(we don’t carry the BLM initial pins in stock anymore, but can make some for you if you want them)
Aloha is a word we use in Hawaii almost every day. Its literal meaning is “the presence of breath” or “the breath of life.” Comprised of “Alo” or presence, front and face, and “ha” or breath. Together, aloha is a way of living and treating each other with love and respect. And in retrospect, its one of the reasons we moved back to Hawaii – the willingness of our people to show aloha to complete strangers is a beautiful thing.
And so, I sit in my studio reflecting on the Black Lives Matter movement and Aloha – how far apart they are. We are one country and yet we are so divided -where do we go from here? The Black Lives Matter movement was born from blood and anger over institutionalized racism that dates to the foundations of this country. Why are so many non-black people like us showing such strong support? I think first, it’s the right thing to do when someone is being oppressed. But second, a system that does not value a black life cannot value an Asian, LGBT, or female life either. This fight affects us all – every color, size, shape or age. It’s a fight worth fighting. And black people have been fighting this fight longer and harder than the rest of us, and they still haven’t got the basic safety and security that most of us have. It’s embarrassing that it took this long for us to get outraged.
I usually write about the plight of the ocean, seals, honu and sharks. My heart is always with them. But right now I believe we need to pool our voices, support and privilege to help our black ohana. With so many great articles being written on how to support the cause here and here, I won’t try to repeat their well articulated points on how best to support. But in addition, if we are to move forward through this trauma I think this is about large numbers of people getting deeply uncomfortable, even angry when you witness physical and verbal attacks, daily micro-aggressions, and small injustices to other people. It’s not just about video-taped violent assaults. Its little things like standing up for a disabled or older person pushed out of the way by a more able-bodied person. Or bigger things like lending your voice when a black person doesn’t get credit for an idea. Its about feeling things are not right in your privileged world when things are not right in theirs. And its about doing it even when no one is watching. Especially when no one is watching.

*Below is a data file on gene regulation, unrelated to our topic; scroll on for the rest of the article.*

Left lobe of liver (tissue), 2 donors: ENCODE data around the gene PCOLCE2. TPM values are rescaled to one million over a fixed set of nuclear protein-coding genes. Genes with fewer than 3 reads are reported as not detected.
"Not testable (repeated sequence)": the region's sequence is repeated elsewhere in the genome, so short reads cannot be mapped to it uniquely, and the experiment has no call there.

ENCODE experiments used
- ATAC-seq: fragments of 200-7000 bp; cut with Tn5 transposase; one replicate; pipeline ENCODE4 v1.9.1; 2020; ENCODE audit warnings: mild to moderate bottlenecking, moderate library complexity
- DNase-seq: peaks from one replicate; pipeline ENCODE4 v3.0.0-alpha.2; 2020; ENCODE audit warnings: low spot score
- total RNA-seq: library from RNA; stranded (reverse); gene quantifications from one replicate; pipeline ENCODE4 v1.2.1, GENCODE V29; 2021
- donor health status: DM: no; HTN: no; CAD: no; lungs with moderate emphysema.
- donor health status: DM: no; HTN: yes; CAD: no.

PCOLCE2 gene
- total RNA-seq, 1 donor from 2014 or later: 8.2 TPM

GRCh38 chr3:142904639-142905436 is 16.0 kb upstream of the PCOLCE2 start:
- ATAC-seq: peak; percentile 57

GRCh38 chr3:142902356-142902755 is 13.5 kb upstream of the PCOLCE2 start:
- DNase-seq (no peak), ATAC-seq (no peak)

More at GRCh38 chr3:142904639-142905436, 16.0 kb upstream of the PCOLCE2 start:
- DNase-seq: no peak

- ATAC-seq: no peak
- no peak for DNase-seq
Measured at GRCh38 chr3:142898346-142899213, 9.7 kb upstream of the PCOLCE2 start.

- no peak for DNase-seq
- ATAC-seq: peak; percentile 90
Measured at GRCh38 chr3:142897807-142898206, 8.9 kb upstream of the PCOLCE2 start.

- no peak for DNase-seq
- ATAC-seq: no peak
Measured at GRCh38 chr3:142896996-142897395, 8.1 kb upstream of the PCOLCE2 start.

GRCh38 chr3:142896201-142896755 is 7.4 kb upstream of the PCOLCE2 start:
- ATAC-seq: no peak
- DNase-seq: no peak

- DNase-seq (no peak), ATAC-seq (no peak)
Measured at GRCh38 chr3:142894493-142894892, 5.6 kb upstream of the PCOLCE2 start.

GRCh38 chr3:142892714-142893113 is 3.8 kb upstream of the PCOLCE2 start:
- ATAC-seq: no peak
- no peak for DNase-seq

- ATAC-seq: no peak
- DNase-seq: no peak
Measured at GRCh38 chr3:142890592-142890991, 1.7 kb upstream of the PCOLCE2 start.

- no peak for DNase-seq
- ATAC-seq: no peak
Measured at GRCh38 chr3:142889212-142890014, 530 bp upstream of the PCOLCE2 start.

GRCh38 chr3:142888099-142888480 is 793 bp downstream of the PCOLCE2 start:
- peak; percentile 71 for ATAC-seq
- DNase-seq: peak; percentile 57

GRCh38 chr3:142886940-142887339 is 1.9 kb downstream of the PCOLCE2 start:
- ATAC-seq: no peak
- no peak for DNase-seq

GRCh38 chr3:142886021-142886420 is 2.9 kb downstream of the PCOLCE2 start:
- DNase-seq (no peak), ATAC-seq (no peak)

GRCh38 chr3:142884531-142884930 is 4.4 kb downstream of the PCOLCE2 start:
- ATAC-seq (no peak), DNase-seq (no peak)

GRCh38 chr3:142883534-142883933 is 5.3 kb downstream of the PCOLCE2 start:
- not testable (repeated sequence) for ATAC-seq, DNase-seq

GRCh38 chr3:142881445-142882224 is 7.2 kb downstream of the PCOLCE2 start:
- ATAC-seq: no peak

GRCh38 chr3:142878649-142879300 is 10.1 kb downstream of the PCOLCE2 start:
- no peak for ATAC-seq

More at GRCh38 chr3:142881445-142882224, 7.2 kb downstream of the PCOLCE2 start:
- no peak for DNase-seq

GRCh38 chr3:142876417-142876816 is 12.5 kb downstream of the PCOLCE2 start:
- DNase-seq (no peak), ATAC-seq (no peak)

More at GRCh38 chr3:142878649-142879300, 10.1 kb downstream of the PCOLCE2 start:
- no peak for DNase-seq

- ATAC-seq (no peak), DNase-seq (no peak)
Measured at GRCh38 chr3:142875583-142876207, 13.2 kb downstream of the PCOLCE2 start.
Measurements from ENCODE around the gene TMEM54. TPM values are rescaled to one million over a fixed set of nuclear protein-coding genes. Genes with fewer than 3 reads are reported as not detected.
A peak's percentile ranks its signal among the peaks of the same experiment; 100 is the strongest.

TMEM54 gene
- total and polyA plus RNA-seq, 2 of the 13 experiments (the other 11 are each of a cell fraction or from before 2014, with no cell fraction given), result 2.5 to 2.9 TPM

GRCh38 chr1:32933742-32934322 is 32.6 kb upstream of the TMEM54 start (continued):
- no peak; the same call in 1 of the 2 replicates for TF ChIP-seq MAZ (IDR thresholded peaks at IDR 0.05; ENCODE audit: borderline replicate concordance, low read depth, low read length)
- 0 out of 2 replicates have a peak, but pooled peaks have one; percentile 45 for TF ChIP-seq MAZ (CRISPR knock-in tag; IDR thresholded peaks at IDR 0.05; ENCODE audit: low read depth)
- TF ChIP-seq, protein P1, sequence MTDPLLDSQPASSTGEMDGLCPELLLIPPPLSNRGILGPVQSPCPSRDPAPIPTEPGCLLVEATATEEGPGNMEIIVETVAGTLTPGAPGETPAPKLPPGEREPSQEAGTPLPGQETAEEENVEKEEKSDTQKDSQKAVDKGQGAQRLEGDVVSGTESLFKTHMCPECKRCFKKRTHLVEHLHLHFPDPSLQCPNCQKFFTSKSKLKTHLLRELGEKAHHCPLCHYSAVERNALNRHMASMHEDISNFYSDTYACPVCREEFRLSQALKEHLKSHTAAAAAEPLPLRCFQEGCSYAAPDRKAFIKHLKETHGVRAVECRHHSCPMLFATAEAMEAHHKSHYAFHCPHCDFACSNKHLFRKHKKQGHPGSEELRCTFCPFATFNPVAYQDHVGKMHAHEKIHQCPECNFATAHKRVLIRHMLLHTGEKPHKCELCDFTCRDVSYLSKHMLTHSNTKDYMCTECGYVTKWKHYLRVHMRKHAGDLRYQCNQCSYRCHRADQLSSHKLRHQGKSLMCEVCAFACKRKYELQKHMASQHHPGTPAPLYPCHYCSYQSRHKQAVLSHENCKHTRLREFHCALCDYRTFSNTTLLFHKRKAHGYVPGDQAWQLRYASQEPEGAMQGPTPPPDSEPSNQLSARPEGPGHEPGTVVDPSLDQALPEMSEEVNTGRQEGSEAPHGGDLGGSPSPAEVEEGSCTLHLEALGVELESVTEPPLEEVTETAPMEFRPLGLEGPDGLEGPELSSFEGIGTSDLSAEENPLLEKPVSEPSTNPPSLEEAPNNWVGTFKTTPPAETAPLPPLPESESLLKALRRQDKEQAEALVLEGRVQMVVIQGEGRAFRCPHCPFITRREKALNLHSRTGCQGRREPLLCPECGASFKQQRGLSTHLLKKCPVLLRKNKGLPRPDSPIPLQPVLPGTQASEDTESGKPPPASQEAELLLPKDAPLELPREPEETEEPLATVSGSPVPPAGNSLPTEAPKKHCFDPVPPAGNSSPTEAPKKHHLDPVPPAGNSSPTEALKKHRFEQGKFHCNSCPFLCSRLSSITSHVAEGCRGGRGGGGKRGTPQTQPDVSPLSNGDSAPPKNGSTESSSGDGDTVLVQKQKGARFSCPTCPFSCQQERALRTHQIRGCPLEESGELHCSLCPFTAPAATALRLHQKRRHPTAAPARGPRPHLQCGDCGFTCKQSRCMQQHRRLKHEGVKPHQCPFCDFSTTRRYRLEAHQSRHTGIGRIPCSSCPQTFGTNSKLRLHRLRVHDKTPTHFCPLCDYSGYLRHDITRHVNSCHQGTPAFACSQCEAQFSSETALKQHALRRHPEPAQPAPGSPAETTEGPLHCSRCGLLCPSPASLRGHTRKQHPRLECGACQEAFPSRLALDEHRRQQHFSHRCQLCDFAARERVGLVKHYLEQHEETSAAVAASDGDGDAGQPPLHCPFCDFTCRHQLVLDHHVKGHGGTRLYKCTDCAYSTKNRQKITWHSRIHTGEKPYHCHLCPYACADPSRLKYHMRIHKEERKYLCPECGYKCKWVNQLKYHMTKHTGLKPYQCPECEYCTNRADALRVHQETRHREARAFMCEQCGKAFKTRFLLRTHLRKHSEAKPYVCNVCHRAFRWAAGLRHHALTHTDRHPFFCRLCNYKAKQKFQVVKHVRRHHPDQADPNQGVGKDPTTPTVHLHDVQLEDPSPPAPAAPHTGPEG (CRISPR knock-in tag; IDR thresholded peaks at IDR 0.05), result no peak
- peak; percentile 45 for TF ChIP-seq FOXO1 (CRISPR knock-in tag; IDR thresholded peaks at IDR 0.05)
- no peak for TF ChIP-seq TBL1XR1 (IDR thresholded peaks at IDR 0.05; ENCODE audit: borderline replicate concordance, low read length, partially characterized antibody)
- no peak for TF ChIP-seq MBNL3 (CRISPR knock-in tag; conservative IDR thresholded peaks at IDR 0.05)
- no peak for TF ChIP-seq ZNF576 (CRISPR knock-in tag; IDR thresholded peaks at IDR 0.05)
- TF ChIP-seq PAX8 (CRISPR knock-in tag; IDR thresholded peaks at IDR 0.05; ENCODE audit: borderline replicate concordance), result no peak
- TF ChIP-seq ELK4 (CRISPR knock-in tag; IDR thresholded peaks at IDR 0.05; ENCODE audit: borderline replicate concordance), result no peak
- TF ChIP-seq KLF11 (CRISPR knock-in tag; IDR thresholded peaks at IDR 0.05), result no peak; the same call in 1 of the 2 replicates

When we start to make “their problems” OUR problems, when we are actively educating ourselves on what those problems are, and seeking to understand ‘the other’, we will have a shot at growing out of this awful race problem we have in the US. And to do so with empathy, understanding and respect. At its heart, resolving this really is about living with aloha.
And when we as a country are finally on that road together, we will also be more able to understand about the seals, sharks and turtles. Because conservation comes from love. Conservation comes from aloha too.
BLM distressed pin trio
Comparison of initial pin sizes